If the correlation between success and happiness were as direct as we’re often led to believe, no one in 2019 should have been happier than Lil Nas X: Last year the 20-year-old born Montero Lamar Hill was unknown to all but his modest Twitter following. Twelve months later, he is a diamond-selling, Grammy-nominated musician who is responsible for the longest-running Billboard No. 1 song of all time, the inescapable global smash “Old Town Road.” So it feels refreshing—and also indicative of a generation more open to talking about anxiety and depression—for him to admit that, in his words, “feeling like u have the world and knowing it can all go away at any time is scary.”
A bit like Cardi B a few years before him, Lil Nas X is a new kind of celebrity, adept at using social media to perform and comment upon the act of becoming famous before our very eyes. On his Instagram and especially his deadpan, constitutionally lowercase Twitter feed (display name: “nope”), he seemed to be just as bemused by the surreal rise of “Old Town Road” as the rest of us were. We were all agog when Billy Ray Cyrus first tweeted at him, sending a message of solidarity when he got kicked off Billboard’s country charts; shortly afterward, when they released a remix together, it felt like a meme had come to life. Though it would take a while, reading all of Lil Nas X’s 2019 tweets in chronological order would give you a pretty comprehensive snapshot of exactly how quickly viral fame moves at this moment in time. He went from celebrating his song hitting No. 1 to, 16 weeks later, his song setting an all-time Hot 100 record. He met Oprah. He adopted a dog, and then another dog, because he couldn’t choose between them. He came out, in gloriously shrugging fashion (“deadass thought i made it obvious,” he tweeted, pointing to some rainbows on his album art; your brand’s carefully rolled-out corporate #Pride marketing strategy wept). When he was nominated for six Grammys including Album of the Year (for his 19-minute EP 7), he reacted—how else?—with a very weird meme.
This is still all strange and new. When I was first trying to make sense of “Old Town Road” back in April, I wrote that I suspected it to be “some kind of cosmic litmus test to determine whether we can still enjoy things or whether the jaded pessimism of the internet age has completely eroded our capacity to experience simple and unproblematic joy.” I type this now just over one year since Nas first posted “Old Town Road” to his SoundCloud, and it feels like a minor miracle that the fun of it all has still not been spoiled, or that he has not been milkshake-ducked. The worst I can say is that I certainly don’t think his EP deserved an Album of the Year Grammy nomination, which feels like a rather dramatic overcorrection for years of overlooking both hip-hop and internet-native music for major awards. Still, the wild and improbable rise of Lil Nas X in 2019 proves that the infrastructure is in place for this level of overnight success to happen once again, and for plenty of people—not just the artist himself but labels, streaming platforms, and whoever else is savvy enough to jump on the remix at the right moment—to make an absurd amount of money off it very quickly. What I’m not sure is yet in place is a system of support for the artists who have trouble dealing with these rapid and staggering changes in their lives. (And honestly, who among us wouldn’t?!) Maybe Juice Wrld’s and Lil Peep’s legacies will be to have started these conversations. But to keep the cycle from repeating, we will need to keep having them, over and over, and in public.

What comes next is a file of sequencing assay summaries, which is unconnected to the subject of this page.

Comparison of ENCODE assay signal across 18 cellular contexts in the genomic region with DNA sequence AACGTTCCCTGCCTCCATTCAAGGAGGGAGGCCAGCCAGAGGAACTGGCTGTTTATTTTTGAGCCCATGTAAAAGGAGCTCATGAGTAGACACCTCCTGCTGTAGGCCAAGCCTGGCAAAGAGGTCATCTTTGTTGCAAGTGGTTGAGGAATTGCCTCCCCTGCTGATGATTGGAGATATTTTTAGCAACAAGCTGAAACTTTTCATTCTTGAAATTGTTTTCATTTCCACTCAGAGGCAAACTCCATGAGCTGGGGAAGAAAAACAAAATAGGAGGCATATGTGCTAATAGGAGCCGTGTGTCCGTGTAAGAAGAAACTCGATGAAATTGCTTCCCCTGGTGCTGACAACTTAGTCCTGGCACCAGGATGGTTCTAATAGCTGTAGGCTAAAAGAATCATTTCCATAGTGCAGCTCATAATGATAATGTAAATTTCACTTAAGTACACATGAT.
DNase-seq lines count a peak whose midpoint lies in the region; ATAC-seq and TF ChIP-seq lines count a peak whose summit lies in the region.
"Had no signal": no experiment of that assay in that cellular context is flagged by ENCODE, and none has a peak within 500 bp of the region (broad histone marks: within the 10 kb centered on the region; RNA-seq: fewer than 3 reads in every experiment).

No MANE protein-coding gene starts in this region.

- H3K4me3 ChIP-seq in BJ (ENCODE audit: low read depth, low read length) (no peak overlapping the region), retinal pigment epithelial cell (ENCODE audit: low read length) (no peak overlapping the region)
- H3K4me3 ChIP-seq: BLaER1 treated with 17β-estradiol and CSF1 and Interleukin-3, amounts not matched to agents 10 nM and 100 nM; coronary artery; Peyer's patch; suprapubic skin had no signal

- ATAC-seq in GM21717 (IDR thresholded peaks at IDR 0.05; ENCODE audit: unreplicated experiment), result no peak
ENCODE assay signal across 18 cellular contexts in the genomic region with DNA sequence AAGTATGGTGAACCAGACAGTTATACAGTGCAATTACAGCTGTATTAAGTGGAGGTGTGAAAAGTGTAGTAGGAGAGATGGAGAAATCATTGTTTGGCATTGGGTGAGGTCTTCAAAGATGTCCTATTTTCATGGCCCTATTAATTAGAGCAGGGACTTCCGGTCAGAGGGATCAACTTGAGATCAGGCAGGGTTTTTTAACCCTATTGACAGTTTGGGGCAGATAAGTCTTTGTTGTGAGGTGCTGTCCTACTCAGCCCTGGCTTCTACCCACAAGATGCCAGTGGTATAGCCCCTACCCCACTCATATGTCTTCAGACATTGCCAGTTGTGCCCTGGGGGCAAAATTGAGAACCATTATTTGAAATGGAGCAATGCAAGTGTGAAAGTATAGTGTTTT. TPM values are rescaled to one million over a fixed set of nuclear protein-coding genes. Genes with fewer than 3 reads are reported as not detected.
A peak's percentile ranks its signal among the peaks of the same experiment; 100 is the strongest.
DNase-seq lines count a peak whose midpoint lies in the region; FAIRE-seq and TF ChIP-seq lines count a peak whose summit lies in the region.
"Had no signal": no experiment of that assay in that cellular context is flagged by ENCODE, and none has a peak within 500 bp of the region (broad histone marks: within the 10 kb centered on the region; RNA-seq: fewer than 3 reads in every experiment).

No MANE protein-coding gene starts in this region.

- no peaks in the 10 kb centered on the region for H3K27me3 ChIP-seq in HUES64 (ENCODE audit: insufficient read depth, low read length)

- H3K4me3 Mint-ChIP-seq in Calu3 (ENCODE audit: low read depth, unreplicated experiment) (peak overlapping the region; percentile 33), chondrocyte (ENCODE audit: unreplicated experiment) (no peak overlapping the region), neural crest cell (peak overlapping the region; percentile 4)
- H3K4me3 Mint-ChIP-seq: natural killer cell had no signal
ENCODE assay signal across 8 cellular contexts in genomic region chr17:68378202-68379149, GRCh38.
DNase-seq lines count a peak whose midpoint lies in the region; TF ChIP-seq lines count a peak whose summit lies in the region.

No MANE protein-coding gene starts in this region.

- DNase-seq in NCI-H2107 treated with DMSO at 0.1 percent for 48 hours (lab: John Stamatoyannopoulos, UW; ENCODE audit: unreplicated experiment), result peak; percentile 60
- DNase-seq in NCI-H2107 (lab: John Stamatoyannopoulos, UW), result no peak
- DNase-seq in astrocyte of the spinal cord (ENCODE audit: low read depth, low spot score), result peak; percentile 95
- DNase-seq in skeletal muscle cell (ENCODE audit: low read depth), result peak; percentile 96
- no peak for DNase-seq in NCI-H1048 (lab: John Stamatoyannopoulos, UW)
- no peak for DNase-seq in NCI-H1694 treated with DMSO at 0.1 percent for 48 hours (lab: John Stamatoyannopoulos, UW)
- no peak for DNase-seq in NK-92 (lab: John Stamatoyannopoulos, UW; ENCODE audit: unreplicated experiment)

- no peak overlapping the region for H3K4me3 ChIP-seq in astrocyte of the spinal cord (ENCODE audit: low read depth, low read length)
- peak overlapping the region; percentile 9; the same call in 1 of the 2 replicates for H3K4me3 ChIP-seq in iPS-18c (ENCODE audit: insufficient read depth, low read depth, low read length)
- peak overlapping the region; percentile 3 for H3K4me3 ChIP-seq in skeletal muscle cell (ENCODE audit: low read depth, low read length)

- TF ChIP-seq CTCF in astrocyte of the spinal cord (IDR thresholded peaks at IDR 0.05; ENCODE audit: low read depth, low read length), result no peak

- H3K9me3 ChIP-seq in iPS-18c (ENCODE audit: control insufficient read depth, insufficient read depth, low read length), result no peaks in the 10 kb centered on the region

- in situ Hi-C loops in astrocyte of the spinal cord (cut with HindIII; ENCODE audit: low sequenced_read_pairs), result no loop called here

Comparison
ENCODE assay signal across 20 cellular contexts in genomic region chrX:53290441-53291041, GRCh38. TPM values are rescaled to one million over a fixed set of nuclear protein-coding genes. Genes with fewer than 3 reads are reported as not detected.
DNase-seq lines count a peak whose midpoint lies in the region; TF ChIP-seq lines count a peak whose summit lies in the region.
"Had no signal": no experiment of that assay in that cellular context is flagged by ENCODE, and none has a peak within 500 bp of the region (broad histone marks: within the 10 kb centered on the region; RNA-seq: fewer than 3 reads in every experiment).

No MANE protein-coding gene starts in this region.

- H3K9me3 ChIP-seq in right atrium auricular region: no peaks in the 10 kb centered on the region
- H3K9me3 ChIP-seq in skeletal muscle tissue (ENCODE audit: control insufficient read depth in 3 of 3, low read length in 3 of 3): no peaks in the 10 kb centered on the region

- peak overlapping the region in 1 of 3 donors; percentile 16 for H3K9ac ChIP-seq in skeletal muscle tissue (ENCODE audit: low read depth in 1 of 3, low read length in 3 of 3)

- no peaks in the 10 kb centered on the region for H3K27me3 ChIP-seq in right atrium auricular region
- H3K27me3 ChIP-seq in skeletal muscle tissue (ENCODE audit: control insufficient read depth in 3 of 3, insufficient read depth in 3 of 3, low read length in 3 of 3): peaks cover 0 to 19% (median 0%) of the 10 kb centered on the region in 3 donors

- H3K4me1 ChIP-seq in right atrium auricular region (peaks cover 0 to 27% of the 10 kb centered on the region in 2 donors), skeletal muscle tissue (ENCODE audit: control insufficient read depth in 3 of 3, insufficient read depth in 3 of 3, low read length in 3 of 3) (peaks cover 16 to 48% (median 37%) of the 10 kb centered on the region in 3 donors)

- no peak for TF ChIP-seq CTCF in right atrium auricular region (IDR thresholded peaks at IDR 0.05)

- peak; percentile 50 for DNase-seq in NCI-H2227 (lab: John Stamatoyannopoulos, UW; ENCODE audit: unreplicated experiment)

Jewly, when your turn comes, I’m very curious to hear your perspective on “Old Town Road.” I’ve dug into the internet of it all, but I’d love to hear from you about what you think it means from a genre perspective and what its impact might be on country music’s immediate future. And Ann, as I hand things back over to you, I’d also love to hear what you observed this year in how the music industry is (or isn’t) dealing with the aftermath of the #MeToo movement. Not that that work is in the rearview at all. In February the New York Times published a number of disturbing allegations against Ryan Adams; among the brave women who spoke out against him were the aforementioned Phoebe Bridgers and his ex-wife, Mandy Moore. The year, of course, also brought new attention to the allegations against R. Kelly and Michael Jackson, resurfacing plenty of uncomfortable questions and inconvenient truths. Did your personal relationship as a listener change with these or any other artists this year? Was there anyone you found yourself “canceling,” or do you not find that a particularly productive solution?
Hat down, cross town, livin’ like a rock star,